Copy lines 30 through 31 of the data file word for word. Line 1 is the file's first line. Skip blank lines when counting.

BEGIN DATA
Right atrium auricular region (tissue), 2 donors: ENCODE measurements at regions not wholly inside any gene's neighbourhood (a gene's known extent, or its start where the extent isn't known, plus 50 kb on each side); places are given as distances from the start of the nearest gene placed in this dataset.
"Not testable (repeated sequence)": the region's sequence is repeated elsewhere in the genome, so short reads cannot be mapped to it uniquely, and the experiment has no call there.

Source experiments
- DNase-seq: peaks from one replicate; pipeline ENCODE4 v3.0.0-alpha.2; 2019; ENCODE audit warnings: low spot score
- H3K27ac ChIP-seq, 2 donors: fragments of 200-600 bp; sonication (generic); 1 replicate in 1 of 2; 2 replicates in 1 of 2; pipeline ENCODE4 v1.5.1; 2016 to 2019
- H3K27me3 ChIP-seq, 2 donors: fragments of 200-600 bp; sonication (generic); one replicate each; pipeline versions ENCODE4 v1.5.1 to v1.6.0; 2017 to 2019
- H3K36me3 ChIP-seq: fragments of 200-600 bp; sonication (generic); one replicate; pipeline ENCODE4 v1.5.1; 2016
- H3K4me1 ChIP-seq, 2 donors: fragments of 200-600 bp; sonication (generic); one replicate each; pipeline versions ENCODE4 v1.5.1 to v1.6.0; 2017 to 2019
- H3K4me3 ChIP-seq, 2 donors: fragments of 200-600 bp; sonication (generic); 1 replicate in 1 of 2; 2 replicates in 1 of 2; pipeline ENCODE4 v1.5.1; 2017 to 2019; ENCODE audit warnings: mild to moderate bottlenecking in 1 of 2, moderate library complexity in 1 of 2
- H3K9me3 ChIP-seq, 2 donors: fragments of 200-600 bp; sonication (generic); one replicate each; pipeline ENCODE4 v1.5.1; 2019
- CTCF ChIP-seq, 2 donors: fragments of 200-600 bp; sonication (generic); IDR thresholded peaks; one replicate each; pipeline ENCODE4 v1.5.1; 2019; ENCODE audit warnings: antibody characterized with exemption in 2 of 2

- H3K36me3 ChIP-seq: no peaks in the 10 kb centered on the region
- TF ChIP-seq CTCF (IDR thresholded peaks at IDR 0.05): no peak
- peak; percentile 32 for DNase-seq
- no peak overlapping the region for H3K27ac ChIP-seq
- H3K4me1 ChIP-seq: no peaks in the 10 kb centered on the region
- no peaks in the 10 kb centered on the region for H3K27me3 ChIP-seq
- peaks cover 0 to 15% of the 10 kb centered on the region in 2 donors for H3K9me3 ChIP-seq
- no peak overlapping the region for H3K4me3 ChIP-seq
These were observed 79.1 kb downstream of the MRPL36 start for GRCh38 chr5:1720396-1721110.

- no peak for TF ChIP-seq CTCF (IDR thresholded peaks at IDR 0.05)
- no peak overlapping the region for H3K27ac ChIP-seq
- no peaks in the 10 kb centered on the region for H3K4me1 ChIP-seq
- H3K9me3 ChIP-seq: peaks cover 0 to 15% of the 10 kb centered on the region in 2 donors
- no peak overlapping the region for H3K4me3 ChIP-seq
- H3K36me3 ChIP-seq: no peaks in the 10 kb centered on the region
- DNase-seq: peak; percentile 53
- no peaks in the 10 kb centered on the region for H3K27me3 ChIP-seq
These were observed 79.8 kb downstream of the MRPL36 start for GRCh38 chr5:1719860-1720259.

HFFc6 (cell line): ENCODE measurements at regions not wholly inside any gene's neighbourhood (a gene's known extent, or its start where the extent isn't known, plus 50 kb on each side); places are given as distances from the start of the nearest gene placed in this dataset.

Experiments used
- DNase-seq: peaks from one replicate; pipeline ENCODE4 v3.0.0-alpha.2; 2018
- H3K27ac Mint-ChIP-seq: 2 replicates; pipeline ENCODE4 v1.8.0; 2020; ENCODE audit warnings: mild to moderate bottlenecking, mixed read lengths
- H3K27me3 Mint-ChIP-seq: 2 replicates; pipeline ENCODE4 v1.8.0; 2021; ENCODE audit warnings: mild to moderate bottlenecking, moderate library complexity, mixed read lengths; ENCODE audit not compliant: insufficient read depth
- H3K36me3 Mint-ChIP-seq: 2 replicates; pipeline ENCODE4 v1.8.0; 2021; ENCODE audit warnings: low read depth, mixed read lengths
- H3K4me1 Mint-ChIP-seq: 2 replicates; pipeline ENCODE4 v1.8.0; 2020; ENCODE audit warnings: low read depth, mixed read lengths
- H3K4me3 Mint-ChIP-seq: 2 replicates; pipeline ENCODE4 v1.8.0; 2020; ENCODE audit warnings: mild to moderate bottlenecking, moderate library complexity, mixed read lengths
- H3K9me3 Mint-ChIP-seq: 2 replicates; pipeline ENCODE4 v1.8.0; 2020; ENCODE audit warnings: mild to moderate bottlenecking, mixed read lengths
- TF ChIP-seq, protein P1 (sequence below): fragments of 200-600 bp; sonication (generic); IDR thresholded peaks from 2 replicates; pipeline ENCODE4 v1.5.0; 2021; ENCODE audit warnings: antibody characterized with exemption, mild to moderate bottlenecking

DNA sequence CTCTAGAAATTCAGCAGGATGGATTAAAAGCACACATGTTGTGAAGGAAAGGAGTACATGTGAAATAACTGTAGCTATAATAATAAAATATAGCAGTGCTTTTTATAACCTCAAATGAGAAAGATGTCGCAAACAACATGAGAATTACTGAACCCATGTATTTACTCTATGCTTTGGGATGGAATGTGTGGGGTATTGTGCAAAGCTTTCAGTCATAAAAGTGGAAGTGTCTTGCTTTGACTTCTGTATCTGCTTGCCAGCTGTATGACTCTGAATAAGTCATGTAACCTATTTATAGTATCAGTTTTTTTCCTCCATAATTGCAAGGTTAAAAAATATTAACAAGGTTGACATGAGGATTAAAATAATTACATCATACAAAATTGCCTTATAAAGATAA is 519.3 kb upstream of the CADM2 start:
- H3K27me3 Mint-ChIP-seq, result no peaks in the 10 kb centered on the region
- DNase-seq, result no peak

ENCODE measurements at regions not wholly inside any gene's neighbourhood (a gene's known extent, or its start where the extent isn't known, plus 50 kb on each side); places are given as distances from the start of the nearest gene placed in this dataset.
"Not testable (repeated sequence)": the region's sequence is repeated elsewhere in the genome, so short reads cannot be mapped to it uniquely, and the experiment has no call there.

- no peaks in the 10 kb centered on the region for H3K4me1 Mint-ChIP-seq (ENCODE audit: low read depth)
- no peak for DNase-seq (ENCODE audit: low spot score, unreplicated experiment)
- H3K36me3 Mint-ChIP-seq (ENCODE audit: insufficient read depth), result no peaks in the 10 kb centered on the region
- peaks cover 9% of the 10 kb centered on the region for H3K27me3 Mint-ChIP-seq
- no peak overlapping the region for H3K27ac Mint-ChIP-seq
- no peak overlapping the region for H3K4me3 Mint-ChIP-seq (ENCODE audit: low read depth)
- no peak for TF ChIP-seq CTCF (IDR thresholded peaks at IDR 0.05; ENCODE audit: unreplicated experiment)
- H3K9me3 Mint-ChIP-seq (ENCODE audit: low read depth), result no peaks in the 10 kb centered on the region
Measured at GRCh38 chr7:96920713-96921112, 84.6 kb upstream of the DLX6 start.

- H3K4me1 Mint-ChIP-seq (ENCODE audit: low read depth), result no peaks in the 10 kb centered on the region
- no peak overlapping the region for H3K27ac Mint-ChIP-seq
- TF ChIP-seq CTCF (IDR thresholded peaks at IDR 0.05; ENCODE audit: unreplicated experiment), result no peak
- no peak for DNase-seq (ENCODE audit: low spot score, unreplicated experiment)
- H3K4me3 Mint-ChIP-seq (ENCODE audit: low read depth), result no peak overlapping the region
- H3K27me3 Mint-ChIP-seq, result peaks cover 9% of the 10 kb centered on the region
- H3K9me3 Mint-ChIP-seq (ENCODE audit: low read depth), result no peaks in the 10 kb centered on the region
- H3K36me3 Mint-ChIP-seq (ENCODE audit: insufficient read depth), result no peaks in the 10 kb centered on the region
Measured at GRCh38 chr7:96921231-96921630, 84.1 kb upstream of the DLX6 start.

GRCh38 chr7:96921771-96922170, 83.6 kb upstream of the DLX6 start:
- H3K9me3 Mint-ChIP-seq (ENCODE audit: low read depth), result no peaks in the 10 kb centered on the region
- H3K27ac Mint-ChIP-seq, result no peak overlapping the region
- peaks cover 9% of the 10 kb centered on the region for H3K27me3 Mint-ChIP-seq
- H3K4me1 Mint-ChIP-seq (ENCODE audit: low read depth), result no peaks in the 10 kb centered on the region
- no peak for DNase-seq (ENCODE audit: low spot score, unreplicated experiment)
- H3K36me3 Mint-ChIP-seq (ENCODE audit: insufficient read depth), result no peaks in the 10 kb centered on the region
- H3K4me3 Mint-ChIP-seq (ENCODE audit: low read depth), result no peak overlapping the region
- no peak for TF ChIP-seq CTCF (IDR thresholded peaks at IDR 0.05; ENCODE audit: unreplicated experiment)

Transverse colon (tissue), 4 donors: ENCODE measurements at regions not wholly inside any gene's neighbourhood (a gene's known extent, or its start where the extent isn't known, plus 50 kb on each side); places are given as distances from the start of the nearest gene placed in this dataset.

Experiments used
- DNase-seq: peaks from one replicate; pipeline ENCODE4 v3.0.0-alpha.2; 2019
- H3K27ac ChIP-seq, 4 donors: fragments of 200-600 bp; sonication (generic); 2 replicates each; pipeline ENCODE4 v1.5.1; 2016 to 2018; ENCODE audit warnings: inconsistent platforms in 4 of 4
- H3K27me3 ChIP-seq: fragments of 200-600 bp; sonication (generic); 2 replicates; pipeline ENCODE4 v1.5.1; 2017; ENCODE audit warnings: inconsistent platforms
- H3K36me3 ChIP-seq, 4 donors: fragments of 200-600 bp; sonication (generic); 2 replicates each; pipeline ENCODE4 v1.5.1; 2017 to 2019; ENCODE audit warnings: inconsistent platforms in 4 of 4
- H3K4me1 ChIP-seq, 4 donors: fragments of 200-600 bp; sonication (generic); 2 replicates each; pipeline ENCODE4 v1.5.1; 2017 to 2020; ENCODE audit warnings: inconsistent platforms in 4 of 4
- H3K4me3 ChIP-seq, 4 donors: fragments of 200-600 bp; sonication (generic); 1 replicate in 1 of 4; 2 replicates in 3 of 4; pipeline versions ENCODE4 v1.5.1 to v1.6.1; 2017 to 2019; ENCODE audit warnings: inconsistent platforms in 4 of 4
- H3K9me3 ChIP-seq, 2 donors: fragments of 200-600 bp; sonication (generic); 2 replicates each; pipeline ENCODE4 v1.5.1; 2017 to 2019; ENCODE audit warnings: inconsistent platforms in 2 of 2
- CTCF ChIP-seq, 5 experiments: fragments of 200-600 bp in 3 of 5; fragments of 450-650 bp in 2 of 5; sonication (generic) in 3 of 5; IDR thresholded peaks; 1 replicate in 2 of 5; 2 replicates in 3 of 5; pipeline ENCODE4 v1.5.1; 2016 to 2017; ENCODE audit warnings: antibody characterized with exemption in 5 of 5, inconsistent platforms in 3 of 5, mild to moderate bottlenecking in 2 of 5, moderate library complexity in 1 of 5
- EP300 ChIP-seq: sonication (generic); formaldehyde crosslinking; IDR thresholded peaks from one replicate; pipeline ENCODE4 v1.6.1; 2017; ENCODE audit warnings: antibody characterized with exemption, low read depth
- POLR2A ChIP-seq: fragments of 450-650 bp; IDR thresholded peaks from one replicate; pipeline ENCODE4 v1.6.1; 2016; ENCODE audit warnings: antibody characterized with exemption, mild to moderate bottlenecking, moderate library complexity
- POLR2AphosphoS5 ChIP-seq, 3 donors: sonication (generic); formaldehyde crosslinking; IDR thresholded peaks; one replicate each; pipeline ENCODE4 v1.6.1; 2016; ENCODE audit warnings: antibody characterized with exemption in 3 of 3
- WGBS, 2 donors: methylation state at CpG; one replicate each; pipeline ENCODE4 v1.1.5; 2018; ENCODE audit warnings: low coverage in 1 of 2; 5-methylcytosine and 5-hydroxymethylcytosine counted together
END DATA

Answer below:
HFFc6 (cell line): ENCODE measurements at regions not wholly inside any gene's neighbourhood (a gene's known extent, or its start where the extent isn't known, plus 50 kb on each side); places are given as distances from the start of the nearest gene placed in this dataset.

Experiments used